Perhaps the first aliens that visit Earth have long since been saved, and are examples of a post-sin evolution. While Jesus and his disciples never promised a heaven on earth, but assured only an after-death salvation; perhaps alien races took their words more to heart, followed the lessons of the parables, walked in the way of the Lord, reformed themselves, defeated Satan, and transformed themselves into a Christian utopia. Jesus would never have spent so much time preaching about the dangers of sin and the benefits of right living if he had not at least hoped for a reform of Jews and pagans before the Apocalypse.
For Muslim theologians, some of the verses of the Quran seem to make Mankind the central axis around which everything revolves:
Don’t you see that Allah has made subject to you (men) all that is on the earth, and the ships that sail through the sea by His Command? He withholds the sky (rain) from failing on the earth except by His leave: for Allah is Most Kind and Most Merciful to man. (22:65)
And He hath made subject to you the sun and the moon, both diligently pursuing their courses; and the night and the day hath he (also) made subject. (14:33)
Do ye not see that Allah has subjected to your (use) all things in the heavens and on earth, and has made his bounties flow to you in exceeding measure, (both) seen and unseen? Yet there are among men those who dispute about Allah, without knowledge and without guidance, and without a Book to enlighten them! (31:20But other verses reduce the importance of humans in the Universe:
Assuredly the creation of the heavens and the earth is a greater (matter) than the creation of men; yet most men understand not (40:57).Assuming the aliens that Man were to encounter were similar enough for communication between races to exist, then the Muslim reaction would be:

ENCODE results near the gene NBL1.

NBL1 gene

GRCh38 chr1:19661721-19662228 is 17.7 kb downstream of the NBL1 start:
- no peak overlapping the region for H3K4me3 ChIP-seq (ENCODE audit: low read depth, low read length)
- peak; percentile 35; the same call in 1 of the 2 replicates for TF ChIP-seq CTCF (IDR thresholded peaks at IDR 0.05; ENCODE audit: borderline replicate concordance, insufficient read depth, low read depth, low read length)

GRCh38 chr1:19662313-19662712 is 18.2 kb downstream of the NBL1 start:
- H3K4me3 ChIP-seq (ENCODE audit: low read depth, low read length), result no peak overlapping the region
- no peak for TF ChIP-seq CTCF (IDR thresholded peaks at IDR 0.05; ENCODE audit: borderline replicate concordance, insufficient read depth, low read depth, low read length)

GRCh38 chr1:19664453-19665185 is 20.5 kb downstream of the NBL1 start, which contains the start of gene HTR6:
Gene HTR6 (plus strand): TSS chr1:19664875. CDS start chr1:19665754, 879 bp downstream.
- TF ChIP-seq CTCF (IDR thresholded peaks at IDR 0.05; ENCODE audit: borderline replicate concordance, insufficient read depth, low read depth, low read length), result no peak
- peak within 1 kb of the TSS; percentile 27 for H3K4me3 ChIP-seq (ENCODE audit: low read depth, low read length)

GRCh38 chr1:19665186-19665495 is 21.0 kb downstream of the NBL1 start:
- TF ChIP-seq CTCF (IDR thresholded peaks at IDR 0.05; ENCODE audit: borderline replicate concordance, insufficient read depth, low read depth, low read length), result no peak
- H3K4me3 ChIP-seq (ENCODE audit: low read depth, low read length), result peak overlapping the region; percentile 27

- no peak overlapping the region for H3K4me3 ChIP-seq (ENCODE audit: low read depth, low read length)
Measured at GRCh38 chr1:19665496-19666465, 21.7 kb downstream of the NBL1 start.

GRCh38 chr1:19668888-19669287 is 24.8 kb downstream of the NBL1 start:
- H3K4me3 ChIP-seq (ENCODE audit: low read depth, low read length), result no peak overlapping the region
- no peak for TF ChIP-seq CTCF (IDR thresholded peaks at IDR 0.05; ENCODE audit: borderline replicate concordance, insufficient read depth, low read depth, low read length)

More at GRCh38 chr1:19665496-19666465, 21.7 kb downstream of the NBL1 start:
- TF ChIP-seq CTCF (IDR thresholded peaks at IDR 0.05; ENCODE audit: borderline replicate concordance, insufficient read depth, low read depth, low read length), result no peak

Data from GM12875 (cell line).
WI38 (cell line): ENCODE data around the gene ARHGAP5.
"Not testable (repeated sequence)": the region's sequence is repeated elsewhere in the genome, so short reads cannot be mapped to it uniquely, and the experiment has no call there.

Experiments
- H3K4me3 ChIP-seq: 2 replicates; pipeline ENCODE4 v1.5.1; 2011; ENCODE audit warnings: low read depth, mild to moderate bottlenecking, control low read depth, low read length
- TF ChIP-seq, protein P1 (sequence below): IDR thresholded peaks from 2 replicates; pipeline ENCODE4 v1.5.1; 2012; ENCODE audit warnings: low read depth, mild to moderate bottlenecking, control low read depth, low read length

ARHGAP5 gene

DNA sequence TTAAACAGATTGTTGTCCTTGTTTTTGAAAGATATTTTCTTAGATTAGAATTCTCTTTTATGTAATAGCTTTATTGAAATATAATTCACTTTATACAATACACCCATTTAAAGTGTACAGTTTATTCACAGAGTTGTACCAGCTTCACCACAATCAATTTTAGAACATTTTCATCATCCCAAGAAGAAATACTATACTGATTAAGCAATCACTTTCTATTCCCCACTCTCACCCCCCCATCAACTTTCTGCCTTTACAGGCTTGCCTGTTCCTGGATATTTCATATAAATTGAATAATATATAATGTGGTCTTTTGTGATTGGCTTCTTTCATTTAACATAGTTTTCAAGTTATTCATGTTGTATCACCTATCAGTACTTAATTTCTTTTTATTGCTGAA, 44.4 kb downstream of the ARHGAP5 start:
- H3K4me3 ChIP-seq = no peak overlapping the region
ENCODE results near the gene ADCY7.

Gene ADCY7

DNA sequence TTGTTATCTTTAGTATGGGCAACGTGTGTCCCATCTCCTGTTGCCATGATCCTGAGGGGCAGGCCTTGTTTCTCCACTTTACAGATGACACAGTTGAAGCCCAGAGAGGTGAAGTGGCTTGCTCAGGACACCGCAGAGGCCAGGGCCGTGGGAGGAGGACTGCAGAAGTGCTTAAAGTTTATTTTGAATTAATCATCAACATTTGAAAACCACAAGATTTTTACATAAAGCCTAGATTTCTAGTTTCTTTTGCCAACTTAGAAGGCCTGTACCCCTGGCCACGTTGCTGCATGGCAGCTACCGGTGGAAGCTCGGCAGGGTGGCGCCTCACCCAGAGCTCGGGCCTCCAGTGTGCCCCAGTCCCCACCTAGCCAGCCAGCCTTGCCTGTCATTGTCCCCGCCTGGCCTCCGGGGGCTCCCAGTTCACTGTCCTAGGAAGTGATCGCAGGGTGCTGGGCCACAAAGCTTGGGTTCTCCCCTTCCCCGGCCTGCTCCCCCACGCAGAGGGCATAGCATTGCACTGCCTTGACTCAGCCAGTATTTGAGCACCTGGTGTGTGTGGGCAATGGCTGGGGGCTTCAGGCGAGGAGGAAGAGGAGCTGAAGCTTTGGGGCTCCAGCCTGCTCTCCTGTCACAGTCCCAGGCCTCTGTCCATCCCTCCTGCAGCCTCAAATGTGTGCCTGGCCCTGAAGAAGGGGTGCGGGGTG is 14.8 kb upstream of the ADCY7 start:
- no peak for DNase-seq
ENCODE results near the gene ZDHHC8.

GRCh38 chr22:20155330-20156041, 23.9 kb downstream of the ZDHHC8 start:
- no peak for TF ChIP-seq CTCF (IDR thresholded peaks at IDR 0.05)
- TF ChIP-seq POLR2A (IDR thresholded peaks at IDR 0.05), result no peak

To suspect that out of the 124 000 prophets sent by God for guidance to the World, as mentioned in the prophetic tradition, quite a few might have been sent to our non-human brethren, and we will thus likely try to search for common elements between Islam and the aliens’ belief system.
After all, as emphasized by many Muslim authors, God is described in many places in the Quran as the Lord of the Worlds (plural). We may surmise that debate and even proselytism will follow suit, encouraged by the fact that according to the Quran, all the living creatures will be accountable before God for their deeds on Judgment Day (Islam&Science)Dealing with the issue of alien salvation is particularly problematic for Christians whose concept of the Trinity, the nature of each of its divine parts, the nature and meaning of the Resurrection and a hundred other doctrinal points have been debated for 2000 years. Evangelism to aliens brings into question the tenets of the faith far more than other religions for whom salvation is not the be-all and end-all of belief.
While this debate may seem silly to most secular observers concerned more with the practical benefits that might accrue from contact with a superior intelligence or with the dire consequences of a hostile, predatory alien race than any question of salvation, it is far from trifling to Christians who know that their very Earth-centered story of Jesus may be thrown into question or even dismissed entirely.